Black Leaders Slam 'Illegitimate' Bush Presidency
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Source: Common Dreams
Published on Thursday, January 4, 2001 by the InterPress Service
Black Leaders Slam 'Illegitimate' Bush
by Katherine Stapp
NEW YORK - A group of prominent African-Americans has challenged the electoral victory
of Republican President-elect George W. Bush after a ballot exercise marked by numerous
charges of selective disenfranchisement of black voters.
Denouncing what they described as ''massive voting irregularities'' in the November polls,
eight prominent black leaders have vowed to aggressively contest two of Bush's cabinet
nominations, to protest his inauguration on Jan. 20, and to pursue comprehensive electoral
reform in the courts and in Congress.
A ''national emergency summit'' was announced for Thursday at Howard University in
Washington, which will involve the National Association for the Advancement of Coloured
People, the Nation of Islam, the National Urban League, and other leading African American
''The Center for Constitutional Rights is committed to opposing the legitimacy of this regime,
which was born of the disenfranchisement of millions of people in this country,'' said Ron
Daniels, the Center's executive director, who organised a panel Tuesday at a forum titled
'From Protest to Democracy' in Washington DC.
''It is our duty to resist,'' said Daniels, calling for a broad- based protest on Jan. 20 - the date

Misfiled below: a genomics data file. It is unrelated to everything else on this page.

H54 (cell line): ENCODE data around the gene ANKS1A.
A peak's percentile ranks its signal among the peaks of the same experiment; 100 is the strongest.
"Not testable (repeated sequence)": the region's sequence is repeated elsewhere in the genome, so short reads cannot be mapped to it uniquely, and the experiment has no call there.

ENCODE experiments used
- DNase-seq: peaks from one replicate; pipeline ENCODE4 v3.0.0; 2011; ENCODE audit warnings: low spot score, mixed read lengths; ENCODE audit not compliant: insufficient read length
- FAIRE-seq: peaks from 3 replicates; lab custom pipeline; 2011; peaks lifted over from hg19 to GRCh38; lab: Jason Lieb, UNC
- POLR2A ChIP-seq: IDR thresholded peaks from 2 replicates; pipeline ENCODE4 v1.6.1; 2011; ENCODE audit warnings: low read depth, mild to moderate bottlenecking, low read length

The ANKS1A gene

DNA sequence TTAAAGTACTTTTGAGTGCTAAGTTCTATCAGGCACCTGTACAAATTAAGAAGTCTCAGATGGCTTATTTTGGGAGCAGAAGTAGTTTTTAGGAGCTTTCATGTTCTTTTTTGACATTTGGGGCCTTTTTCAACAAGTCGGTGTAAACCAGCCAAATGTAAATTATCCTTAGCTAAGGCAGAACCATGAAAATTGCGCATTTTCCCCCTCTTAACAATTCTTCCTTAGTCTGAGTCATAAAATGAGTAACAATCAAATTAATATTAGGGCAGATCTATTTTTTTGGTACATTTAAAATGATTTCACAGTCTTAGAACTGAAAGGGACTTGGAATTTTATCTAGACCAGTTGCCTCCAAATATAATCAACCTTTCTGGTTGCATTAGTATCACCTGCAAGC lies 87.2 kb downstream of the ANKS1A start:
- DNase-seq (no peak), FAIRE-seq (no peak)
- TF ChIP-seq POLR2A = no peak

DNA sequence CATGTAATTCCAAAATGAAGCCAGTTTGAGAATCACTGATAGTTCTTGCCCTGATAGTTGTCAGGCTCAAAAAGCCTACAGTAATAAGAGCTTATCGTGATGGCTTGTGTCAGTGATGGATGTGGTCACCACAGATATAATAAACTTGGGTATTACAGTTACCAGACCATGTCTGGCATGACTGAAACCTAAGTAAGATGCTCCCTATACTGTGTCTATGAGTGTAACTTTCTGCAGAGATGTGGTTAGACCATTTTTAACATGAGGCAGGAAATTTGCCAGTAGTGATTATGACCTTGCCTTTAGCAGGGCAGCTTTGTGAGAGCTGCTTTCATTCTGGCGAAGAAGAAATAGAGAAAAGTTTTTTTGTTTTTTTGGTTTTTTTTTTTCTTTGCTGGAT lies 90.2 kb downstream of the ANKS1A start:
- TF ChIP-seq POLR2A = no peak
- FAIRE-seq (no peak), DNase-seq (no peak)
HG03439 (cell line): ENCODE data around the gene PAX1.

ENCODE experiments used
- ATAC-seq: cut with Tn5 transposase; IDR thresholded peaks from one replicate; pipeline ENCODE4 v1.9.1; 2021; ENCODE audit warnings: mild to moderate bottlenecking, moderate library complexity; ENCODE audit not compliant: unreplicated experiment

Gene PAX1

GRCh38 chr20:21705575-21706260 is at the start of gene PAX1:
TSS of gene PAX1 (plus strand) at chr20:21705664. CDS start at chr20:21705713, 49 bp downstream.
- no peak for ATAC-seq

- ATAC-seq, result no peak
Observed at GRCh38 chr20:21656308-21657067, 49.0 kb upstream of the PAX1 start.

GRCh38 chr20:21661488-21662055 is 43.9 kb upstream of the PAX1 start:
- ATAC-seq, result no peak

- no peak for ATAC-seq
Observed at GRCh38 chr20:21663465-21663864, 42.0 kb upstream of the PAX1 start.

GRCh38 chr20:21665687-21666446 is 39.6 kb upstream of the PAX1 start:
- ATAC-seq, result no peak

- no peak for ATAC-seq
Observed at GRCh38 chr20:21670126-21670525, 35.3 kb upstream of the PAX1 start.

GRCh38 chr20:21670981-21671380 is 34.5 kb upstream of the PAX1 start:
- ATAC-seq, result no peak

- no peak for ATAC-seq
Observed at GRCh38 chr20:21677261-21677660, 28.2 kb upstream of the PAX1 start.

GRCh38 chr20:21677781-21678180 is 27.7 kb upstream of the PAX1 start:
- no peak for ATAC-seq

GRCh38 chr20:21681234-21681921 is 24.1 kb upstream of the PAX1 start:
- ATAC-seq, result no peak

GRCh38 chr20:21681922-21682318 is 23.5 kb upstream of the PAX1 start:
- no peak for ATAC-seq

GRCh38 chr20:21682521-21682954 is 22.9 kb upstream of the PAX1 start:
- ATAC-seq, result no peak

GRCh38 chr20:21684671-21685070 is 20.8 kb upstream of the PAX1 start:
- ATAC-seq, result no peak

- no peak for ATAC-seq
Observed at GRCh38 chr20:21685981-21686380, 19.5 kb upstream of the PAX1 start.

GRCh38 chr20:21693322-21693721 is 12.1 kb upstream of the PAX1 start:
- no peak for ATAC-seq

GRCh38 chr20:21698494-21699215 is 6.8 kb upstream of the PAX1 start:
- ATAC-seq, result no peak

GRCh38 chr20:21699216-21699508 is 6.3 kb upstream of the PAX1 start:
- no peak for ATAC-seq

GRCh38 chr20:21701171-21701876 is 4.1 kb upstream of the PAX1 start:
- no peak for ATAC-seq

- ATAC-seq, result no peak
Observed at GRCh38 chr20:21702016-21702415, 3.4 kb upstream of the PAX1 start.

of President-elect Bush's inauguration - at ''the scene of the crime, the Supreme Court of
the United States''.
Rev. Al Sharpton, whose National Action Network is also organising a ''shadow
inauguration'', said the march would not solve the problem, but it would ''dramatically show
the world that we're not suffering from amnesia''.
''Some say that it's over, that it's time to move on,'' he said, adding, ''It's not over.''
At Tuesday's event at the National Press Club, panellists cited mounting evidence that large
numbers of African Americans had their ballots thrown out because of confusing
instructions and faulty voting equipment - or were discouraged from voting at all.
In Florida, nearly 10,000 ballots cast by heavily Democratic- leaning black voters were
disqualified. These spoiled ballots had a crucial impact on the election since Bush won
Florida by a mere 537 votes, and winning Florida gave him the presidency under the
electoral college system, even though he lost the popular vote.
''We're worried about Florida because the fulcrum ended up there, but what we really need
to do is go state by state, precinct by precinct, and look at all the ways in which people
were disenfranchised,'' said Dr. Julianne Malveaux, a prominent African American journalist.
A partial analysis by the Washington Post recently found that the problems were not limited
Black areas of Alabama, for example, had one in every 16 ballots thrown out due to errors,
while the invalidation rate for black neighbourhoods in Chicago, Illinois rose to one in six -
much, much higher than the rates in white precincts. Both places were using old-fashioned
machines that require voters to punch holes in a card, which can produce marred ballots if
the bits of paper stick - the infamous ''hanging chads'' and ''pregnant chads''.
The discrepancy between votes cast and votes counted is called the ''drop-off rate'' by
statisticians. Although the average national drop-off rate in 1996 was 2.08 percent,
according to research by Scripps Howard News Service, it was more than twice that in
areas with a majority of African American and Latino voters.